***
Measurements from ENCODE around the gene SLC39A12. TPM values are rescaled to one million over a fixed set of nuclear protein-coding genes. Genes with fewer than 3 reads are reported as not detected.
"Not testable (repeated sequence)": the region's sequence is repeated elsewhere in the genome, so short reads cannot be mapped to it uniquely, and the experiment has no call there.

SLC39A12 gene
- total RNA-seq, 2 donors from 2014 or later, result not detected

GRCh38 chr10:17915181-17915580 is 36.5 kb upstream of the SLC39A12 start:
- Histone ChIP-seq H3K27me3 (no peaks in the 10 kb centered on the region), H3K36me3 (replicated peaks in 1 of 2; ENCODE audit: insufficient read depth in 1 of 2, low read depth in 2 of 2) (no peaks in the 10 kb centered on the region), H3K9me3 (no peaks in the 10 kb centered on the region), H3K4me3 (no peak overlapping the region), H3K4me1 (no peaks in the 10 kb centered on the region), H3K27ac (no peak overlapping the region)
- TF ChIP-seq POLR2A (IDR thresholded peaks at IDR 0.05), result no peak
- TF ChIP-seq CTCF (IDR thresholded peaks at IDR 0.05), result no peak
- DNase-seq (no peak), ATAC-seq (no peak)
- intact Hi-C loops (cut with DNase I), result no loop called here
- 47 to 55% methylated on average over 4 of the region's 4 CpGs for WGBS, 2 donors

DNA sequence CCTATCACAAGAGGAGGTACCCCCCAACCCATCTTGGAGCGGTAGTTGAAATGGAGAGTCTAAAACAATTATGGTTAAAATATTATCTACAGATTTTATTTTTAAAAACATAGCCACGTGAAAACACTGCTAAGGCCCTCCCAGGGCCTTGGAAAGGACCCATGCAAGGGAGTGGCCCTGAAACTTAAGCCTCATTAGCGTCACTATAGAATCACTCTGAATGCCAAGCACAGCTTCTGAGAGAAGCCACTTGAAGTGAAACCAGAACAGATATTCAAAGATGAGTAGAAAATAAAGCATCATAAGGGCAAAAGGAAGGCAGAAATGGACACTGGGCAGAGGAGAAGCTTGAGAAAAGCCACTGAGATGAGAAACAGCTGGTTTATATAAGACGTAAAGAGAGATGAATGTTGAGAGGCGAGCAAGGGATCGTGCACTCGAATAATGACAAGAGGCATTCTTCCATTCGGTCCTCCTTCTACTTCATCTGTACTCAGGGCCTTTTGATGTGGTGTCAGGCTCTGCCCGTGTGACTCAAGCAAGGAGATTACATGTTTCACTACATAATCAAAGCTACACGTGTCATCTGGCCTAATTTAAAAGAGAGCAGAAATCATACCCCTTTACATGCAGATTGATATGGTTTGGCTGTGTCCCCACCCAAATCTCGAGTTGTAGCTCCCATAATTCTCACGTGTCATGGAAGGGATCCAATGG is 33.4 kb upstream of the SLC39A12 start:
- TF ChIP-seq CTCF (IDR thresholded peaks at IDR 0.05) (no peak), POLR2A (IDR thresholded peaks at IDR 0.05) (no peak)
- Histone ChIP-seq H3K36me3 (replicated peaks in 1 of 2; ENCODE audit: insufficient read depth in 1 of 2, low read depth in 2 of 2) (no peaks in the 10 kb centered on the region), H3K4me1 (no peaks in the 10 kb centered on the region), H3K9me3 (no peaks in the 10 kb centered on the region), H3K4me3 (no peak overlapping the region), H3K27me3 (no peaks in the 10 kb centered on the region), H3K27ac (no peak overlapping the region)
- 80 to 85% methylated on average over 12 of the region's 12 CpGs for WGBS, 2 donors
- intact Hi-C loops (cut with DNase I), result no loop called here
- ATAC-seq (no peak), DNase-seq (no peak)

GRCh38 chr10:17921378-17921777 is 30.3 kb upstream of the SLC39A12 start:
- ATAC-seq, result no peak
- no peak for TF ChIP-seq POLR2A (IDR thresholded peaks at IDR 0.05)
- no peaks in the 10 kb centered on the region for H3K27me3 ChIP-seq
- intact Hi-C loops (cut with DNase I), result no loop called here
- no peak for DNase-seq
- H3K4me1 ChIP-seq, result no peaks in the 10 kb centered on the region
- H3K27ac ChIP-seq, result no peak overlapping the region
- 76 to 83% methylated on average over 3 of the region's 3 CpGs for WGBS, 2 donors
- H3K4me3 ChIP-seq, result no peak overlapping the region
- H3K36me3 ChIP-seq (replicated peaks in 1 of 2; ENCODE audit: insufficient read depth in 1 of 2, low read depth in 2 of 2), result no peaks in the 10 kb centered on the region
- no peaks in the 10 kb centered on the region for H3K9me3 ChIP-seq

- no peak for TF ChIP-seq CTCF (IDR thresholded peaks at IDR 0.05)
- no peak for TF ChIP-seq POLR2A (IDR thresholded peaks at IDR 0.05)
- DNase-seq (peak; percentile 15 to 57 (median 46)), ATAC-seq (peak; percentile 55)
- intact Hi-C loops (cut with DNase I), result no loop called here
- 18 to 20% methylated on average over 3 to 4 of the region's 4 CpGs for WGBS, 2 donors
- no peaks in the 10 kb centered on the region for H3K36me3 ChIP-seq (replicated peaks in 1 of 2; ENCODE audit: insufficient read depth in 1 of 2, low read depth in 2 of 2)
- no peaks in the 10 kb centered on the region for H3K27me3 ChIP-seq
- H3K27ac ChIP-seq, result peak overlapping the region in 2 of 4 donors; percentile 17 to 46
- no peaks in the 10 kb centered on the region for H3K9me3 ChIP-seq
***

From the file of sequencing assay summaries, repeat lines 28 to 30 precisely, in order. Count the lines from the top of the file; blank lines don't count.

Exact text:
- H3K36me3 ChIP-seq (replicated peaks in 1 of 2; ENCODE audit: insufficient read depth in 1 of 2, low read depth in 2 of 2), result no peaks in the 10 kb centered on the region
- no peaks in the 10 kb centered on the region for H3K9me3 ChIP-seq

- no peak for TF ChIP-seq CTCF (IDR thresholded peaks at IDR 0.05)